Hand-held snapshot with pretty good compostion, May 20, 2005
On this day, I was walking through the forest with other people. As I usually do in this type of situation, I brought my camera and a wide-angle zoom, but not my tripod. This is a hand-held shot of False Solomon's Seal. Though I kind of like this photo, the purpose was merely documentation. I wanted to remember where I had seen the plant, and the date.
Below is a better photograph of False Solomon's Seal, which I originally posted here on November 16.
Carefully-composed image using tripod, May 3, 2005
I like the soft lighting of this vetical composition, as well as the overall arrangement of elements (leaves and buds). I also like the way the camera was able to capture such a close-up view, showing some of the texture of the greenish-white buds.
While looking through my photos from nature walk on May 20, I found this additional snapshot of False Solomon's Seal
Hand-held snapshot with poor composition, May 20, 2005
This third view of False Solomon's Seal is definitely my least favorite. I include it here mostly to show what a difference it makes to have a good composition. In the first photograph, the plant shows up nicely and the background also looks good. There are no obvious distractions or major problems. However, in this third view, the background has too many colors, haphazard shapes, and uneven lighting. On top of that, those flies climibing up the stem are distracting and ugly. Of course flies do occur in nature and can make a good photograph, but if I wanted to photograph flies, I would have wanted to get much closer so you could really see them well.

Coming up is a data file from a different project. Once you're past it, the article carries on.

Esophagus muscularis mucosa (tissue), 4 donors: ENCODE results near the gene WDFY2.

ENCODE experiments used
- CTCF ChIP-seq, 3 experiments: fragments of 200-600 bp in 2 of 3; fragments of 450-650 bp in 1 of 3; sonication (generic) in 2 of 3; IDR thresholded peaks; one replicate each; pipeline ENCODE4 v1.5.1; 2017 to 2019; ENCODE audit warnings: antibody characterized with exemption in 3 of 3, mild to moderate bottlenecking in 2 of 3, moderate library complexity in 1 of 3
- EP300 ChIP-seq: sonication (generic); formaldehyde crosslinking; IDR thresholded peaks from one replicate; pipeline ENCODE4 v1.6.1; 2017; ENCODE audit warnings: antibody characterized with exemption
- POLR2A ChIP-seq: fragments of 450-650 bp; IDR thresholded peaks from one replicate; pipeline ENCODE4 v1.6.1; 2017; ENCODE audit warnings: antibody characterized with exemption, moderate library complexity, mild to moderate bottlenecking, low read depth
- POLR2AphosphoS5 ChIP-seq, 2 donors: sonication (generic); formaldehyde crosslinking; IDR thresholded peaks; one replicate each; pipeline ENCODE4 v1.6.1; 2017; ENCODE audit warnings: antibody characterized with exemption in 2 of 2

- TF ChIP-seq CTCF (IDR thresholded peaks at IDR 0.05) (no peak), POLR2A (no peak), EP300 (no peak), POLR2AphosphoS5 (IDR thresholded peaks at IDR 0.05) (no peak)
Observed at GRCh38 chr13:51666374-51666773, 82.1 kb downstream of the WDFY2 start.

Aside from "instructional" entries like this one, my goal on this website is to post only the best images of wildflowers, and other scenes in nature. I want my images to help people learn about wildflowers, and also appreciate their beauty.